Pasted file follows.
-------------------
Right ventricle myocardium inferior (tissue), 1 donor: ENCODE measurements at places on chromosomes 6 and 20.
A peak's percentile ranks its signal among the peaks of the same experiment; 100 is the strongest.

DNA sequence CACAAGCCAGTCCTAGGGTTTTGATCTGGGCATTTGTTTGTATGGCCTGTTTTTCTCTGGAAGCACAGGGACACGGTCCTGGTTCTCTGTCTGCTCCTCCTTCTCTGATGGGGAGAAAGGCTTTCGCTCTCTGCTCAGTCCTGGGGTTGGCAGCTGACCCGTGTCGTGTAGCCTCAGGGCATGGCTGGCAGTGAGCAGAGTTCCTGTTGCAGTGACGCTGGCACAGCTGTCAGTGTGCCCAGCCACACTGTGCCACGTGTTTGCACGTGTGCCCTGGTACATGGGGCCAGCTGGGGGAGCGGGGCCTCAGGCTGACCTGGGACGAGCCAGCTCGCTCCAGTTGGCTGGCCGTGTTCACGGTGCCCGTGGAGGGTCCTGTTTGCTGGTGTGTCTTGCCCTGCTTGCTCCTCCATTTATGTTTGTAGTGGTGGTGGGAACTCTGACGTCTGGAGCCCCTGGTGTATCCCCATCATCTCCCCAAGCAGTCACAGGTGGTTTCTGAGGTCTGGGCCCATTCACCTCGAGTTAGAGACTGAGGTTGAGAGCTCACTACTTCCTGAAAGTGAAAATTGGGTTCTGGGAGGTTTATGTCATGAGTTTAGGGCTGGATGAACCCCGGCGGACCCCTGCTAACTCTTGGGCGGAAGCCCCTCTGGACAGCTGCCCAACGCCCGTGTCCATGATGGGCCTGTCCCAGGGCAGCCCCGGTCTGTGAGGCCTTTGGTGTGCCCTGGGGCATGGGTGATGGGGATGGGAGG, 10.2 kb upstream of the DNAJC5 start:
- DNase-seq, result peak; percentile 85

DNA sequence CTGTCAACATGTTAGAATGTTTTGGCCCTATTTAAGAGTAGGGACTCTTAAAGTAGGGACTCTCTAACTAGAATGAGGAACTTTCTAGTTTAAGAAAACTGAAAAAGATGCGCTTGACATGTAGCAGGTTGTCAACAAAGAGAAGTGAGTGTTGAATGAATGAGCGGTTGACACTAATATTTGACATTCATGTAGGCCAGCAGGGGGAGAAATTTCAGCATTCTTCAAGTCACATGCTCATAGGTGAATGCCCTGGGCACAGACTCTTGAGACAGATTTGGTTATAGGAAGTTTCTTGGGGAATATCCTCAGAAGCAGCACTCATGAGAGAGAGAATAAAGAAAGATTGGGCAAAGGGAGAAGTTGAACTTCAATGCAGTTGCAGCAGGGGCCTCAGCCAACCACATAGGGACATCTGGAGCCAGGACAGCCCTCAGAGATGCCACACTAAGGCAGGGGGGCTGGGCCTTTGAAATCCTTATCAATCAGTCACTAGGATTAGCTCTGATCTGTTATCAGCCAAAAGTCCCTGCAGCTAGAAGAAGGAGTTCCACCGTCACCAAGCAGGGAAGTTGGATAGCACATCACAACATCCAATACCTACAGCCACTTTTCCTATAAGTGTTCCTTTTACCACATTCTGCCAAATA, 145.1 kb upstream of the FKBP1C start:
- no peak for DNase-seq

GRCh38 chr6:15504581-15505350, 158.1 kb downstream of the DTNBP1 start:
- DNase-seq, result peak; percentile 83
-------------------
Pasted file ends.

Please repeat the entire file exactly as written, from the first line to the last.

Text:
Right ventricle myocardium inferior (tissue), 1 donor: ENCODE measurements at places on chromosomes 6 and 20.
A peak's percentile ranks its signal among the peaks of the same experiment; 100 is the strongest.

DNA sequence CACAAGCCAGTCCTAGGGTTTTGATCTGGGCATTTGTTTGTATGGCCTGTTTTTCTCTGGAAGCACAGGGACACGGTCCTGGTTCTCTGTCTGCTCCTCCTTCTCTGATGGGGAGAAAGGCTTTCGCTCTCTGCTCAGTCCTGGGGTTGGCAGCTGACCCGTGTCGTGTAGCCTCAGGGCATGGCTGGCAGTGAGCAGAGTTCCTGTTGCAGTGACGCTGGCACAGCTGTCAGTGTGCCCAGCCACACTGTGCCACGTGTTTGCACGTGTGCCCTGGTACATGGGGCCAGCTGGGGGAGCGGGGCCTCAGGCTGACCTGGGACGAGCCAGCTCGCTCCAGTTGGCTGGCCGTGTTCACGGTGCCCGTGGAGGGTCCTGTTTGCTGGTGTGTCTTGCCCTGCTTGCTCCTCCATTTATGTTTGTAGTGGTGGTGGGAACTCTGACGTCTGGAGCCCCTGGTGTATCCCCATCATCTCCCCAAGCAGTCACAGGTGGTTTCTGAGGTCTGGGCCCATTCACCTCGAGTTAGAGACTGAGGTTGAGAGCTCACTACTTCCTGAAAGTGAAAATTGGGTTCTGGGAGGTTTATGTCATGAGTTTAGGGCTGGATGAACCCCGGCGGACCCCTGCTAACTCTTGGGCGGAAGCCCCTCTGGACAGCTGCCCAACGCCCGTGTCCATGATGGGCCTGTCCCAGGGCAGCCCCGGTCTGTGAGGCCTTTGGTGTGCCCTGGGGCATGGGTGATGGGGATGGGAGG, 10.2 kb upstream of the DNAJC5 start:
- DNase-seq, result peak; percentile 85

DNA sequence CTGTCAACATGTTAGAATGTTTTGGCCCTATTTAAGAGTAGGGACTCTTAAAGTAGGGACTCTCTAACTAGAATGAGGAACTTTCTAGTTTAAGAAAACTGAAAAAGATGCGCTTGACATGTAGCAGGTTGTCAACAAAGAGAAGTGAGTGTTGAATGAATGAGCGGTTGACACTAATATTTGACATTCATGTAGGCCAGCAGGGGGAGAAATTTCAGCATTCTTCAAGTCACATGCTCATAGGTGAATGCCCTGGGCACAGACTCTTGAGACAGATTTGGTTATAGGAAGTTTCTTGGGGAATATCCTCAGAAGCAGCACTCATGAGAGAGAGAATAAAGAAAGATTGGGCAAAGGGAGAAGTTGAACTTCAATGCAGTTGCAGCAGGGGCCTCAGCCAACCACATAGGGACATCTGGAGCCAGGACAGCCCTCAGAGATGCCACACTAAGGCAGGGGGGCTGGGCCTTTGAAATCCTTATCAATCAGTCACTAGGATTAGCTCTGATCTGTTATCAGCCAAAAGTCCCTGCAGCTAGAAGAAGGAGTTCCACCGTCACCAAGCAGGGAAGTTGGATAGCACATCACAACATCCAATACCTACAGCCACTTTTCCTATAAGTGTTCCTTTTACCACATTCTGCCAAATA, 145.1 kb upstream of the FKBP1C start:
- no peak for DNase-seq

GRCh38 chr6:15504581-15505350, 158.1 kb downstream of the DTNBP1 start:
- DNase-seq, result peak; percentile 83